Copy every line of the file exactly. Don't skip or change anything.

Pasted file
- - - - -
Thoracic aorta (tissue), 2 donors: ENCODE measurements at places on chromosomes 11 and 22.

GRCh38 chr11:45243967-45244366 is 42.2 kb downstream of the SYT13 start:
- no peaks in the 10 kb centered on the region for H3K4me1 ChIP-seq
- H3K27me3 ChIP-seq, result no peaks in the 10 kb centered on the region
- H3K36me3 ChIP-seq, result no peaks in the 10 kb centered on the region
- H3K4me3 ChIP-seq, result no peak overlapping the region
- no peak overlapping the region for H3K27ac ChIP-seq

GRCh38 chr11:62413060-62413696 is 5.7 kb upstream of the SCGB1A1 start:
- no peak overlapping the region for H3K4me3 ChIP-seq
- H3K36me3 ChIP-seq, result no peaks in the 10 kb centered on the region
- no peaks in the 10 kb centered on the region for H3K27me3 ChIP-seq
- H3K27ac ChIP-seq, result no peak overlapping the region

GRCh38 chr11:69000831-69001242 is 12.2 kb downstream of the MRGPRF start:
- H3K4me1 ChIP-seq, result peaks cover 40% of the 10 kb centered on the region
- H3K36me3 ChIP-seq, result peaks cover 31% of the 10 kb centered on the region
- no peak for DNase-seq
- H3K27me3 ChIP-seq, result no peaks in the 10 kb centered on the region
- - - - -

Thoracic aorta (tissue), 2 donors: ENCODE measurements at places on chromosomes 11 and 22.

GRCh38 chr11:45243967-45244366 is 42.2 kb downstream of the SYT13 start:
- no peaks in the 10 kb centered on the region for H3K4me1 ChIP-seq
- H3K27me3 ChIP-seq, result no peaks in the 10 kb centered on the region
- H3K36me3 ChIP-seq, result no peaks in the 10 kb centered on the region
- H3K4me3 ChIP-seq, result no peak overlapping the region
- no peak overlapping the region for H3K27ac ChIP-seq

GRCh38 chr11:62413060-62413696 is 5.7 kb upstream of the SCGB1A1 start:
- no peak overlapping the region for H3K4me3 ChIP-seq
- H3K36me3 ChIP-seq, result no peaks in the 10 kb centered on the region
- no peaks in the 10 kb centered on the region for H3K27me3 ChIP-seq
- H3K27ac ChIP-seq, result no peak overlapping the region

GRCh38 chr11:69000831-69001242 is 12.2 kb downstream of the MRGPRF start:
- H3K4me1 ChIP-seq, result peaks cover 40% of the 10 kb centered on the region
- H3K36me3 ChIP-seq, result peaks cover 31% of the 10 kb centered on the region
- no peak for DNase-seq
- H3K27me3 ChIP-seq, result no peaks in the 10 kb centered on the region